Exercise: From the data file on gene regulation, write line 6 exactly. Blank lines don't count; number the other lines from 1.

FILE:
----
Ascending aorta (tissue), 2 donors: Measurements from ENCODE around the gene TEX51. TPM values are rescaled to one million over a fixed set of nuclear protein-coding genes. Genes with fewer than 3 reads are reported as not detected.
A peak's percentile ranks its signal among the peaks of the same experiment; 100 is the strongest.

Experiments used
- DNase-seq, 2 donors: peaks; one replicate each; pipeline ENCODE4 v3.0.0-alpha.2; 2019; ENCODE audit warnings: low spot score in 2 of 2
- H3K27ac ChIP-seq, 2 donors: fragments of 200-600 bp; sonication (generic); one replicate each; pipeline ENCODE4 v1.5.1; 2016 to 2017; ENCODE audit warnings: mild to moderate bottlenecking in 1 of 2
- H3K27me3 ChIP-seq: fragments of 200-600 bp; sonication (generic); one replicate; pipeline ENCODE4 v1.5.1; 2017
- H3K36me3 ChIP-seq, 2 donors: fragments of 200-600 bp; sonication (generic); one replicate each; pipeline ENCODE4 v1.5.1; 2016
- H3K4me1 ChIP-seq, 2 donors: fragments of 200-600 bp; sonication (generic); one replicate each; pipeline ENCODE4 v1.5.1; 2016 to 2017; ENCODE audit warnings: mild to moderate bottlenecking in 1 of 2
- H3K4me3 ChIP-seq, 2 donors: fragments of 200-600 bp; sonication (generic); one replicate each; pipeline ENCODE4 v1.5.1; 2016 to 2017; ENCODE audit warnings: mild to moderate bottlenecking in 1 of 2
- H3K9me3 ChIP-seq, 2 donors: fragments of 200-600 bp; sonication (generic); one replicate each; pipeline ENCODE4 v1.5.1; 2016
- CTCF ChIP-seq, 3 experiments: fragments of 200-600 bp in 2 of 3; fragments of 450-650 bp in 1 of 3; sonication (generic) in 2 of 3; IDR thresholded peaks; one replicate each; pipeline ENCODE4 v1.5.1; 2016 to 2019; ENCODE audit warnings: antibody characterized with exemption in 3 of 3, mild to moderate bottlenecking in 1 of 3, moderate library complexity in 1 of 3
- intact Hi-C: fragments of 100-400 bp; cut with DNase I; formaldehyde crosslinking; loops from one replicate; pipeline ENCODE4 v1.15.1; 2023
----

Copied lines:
- H3K27me3 ChIP-seq: fragments of 200-600 bp; sonication (generic); one replicate; pipeline ENCODE4 v1.5.1; 2017